Earthwatch Institute is an international not-for-profit environmental organisation which brings science and people together to promote understanding and action necessary for a sustainable environment.
In partnership with scientists, business, government and philanthropic organisations Earthwatch engages a broad range of people in environmental scientific research expeditions in over 50 countries.
According to the CSIRO, Australia has just experienced the hottest decade on record. The climate change science is compelling, but the impact on Australia’s unique flora and fauna remains largely unknown. Earthwatch has developed two new climate change research projects, aimed at building their knowledge and tackling this unparalleled challenge.
The rainforests of Northern Queensland’s World Heritage Listed Wet Tropics are home to endangered species such as the northern bettong, mahogany glider, spotted tail quoll and southern cassowary. The cassowary is the only animal that can distribute the seeds of more than 70 species of trees, whose fruit is too large for any other forest dwelling animal to eat and relocate. If land temperatures increase as predicted, only 11% of their habitat will remain, leaving them exposed to further environmental threats. Prof. Stephen Williams and Earthwatch volunteers, require funding to expand this research on the vulnerability of rainforest species and their potential for adapting to climate change.
Coastal mangrove forests are among the richest, most diverse and most vulnerable landscapes on Earth. Mangroves shield coastlines from storms and cyclones, help prevent shoreline erosion, filter pollutants and are nurseries for manta rays, sharks and turtles. They support over 50% of the world’s fisheries and store vast amounts of greenhouse gases. Yet, mangroves are being destroyed at four times the rate of land forests. Working in the Daintree, Dr Norm Duke and volunteers want to set a baseline for assessing the health of unprotected mangroves around the world. Their work will make the case for mangroves to be included in United Nations initiatives to price the carbon stored in different ecosystems and thereby facilitate their protection.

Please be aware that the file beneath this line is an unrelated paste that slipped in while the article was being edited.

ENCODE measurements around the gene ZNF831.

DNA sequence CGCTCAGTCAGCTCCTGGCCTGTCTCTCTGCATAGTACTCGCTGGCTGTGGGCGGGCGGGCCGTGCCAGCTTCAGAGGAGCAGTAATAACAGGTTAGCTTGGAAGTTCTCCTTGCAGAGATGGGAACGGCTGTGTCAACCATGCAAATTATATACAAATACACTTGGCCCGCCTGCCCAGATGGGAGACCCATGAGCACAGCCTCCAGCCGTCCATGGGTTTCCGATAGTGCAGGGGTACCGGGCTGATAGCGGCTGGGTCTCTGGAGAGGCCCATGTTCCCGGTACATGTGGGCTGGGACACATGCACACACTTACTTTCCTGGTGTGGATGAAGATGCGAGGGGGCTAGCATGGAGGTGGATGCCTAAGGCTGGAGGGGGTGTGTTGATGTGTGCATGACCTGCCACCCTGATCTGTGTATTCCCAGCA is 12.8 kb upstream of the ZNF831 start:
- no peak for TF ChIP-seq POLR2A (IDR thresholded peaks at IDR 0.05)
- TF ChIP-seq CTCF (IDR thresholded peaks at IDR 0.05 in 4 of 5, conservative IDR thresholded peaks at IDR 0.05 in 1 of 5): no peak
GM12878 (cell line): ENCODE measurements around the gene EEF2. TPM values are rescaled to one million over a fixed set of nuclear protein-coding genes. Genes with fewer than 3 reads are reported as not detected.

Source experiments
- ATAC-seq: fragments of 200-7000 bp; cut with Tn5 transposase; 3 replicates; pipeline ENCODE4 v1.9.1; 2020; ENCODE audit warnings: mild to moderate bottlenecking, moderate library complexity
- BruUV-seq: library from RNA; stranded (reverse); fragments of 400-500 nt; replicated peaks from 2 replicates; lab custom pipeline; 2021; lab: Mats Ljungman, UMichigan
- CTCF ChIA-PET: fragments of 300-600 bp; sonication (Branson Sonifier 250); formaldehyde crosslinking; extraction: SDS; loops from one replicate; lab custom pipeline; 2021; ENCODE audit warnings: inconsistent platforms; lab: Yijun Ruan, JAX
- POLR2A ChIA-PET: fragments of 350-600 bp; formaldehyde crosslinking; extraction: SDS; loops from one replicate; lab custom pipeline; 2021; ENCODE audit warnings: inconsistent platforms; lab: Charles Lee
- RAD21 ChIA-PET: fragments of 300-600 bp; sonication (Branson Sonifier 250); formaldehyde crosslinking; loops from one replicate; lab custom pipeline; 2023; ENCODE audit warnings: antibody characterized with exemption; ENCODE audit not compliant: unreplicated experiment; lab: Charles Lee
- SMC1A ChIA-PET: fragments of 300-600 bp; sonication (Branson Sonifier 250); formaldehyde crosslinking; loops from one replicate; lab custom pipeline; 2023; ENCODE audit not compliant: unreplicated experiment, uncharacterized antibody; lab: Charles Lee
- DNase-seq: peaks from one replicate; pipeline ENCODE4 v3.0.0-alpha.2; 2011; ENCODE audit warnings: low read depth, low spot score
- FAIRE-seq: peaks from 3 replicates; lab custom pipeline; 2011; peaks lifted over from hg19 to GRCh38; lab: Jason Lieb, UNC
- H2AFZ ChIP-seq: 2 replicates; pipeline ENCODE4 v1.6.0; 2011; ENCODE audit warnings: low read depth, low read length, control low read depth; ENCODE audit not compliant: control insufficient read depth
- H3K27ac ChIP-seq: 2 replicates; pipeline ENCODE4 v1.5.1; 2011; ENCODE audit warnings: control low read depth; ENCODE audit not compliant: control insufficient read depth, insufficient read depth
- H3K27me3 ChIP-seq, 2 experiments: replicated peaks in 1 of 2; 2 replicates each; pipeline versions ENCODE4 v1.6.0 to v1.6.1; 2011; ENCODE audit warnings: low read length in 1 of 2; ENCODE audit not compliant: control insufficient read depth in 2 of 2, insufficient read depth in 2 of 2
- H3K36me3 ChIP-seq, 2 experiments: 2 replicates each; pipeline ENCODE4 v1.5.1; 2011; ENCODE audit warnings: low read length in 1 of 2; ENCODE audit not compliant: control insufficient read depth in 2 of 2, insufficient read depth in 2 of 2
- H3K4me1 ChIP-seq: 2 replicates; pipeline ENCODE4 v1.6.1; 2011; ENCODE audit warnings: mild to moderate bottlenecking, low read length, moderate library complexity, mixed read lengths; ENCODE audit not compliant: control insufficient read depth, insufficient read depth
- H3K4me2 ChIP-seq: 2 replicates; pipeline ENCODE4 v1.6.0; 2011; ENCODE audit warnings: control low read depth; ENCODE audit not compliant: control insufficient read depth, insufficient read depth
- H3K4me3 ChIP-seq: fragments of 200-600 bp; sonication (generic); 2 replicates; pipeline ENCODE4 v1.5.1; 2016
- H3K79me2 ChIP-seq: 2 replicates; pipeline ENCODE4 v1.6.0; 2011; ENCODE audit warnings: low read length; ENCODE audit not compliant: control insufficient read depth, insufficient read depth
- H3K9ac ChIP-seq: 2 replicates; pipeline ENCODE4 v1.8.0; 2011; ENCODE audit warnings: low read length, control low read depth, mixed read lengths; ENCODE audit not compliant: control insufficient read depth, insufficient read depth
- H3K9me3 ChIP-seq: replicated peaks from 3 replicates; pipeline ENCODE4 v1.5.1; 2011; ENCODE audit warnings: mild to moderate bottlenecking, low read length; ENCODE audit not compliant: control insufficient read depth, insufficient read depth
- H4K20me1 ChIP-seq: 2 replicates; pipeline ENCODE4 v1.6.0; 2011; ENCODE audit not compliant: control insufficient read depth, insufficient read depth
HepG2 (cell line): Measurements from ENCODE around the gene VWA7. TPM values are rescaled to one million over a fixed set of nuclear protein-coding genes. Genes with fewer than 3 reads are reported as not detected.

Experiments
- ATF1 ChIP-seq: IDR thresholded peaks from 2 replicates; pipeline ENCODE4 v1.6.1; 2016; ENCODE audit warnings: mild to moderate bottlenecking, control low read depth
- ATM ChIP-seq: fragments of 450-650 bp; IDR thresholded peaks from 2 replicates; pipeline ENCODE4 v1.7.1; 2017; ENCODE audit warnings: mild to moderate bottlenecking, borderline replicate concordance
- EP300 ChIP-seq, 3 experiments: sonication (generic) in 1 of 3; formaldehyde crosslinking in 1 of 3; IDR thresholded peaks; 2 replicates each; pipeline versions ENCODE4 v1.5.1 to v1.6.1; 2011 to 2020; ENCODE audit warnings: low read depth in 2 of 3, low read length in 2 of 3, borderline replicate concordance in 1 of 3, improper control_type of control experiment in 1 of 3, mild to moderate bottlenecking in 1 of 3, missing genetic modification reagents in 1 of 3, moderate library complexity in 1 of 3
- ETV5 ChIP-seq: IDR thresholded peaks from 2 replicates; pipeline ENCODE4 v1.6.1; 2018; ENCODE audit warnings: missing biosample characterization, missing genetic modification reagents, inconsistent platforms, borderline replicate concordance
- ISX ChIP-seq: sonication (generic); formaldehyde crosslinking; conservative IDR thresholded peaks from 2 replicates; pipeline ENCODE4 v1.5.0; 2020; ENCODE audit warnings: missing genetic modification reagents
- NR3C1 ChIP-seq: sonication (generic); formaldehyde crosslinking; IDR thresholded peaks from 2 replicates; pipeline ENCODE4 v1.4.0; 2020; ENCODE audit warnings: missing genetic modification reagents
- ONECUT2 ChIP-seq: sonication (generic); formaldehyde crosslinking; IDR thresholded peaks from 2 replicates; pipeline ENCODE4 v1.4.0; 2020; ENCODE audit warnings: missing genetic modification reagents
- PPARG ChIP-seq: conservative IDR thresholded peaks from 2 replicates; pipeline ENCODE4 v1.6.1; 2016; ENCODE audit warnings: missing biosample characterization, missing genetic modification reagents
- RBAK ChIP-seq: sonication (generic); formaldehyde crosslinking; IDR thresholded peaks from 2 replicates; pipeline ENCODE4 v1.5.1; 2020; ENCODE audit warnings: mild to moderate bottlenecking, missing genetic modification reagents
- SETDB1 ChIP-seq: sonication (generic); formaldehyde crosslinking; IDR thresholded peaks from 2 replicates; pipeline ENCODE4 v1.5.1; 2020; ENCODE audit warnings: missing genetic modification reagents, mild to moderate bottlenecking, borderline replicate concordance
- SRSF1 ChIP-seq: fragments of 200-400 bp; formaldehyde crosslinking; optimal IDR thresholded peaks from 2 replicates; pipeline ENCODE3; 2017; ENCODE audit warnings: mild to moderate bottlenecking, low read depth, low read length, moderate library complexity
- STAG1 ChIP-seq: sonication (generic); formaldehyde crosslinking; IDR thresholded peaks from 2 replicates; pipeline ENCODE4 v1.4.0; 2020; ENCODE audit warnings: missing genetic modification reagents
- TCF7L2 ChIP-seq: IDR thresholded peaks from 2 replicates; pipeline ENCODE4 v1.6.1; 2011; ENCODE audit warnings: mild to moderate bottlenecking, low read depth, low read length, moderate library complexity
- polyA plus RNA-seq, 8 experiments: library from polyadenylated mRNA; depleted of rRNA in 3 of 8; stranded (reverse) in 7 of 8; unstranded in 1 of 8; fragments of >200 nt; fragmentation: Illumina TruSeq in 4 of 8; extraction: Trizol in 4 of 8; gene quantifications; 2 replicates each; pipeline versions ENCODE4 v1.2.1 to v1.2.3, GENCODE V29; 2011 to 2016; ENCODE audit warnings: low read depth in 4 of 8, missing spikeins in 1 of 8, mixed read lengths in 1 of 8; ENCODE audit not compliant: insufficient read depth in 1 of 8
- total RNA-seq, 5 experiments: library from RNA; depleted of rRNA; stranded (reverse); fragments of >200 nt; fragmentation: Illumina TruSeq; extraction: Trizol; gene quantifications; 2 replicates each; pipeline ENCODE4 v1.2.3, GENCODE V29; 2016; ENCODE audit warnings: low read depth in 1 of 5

Make a donation today, make a difference
Financial support is vital for Earthwatch to continue funding scientists to carry out critical, conservation research, assisted by our extraordinary volunteers. Your generosity and commitment to helping scientists provide the evidence needed to conserve these remarkable ecosystems is greatly appreciated. Please take the time to donate by visiting earthwatch.org.au/donate or phoning Earthwatch on 03 9682 6828
Every dollar really does count.